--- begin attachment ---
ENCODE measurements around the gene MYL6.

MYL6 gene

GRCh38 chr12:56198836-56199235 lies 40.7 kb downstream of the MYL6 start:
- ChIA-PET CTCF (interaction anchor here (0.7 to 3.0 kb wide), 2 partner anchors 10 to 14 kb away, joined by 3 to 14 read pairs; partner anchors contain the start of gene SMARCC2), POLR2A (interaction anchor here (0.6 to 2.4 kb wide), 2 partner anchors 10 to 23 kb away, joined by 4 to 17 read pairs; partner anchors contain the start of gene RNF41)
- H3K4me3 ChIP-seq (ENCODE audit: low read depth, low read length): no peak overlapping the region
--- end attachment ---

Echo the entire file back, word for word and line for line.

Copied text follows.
ENCODE measurements around the gene MYL6.

MYL6 gene

GRCh38 chr12:56198836-56199235 lies 40.7 kb downstream of the MYL6 start:
- ChIA-PET CTCF (interaction anchor here (0.7 to 3.0 kb wide), 2 partner anchors 10 to 14 kb away, joined by 3 to 14 read pairs; partner anchors contain the start of gene SMARCC2), POLR2A (interaction anchor here (0.6 to 2.4 kb wide), 2 partner anchors 10 to 23 kb away, joined by 4 to 17 read pairs; partner anchors contain the start of gene RNF41)
- H3K4me3 ChIP-seq (ENCODE audit: low read depth, low read length): no peak overlapping the region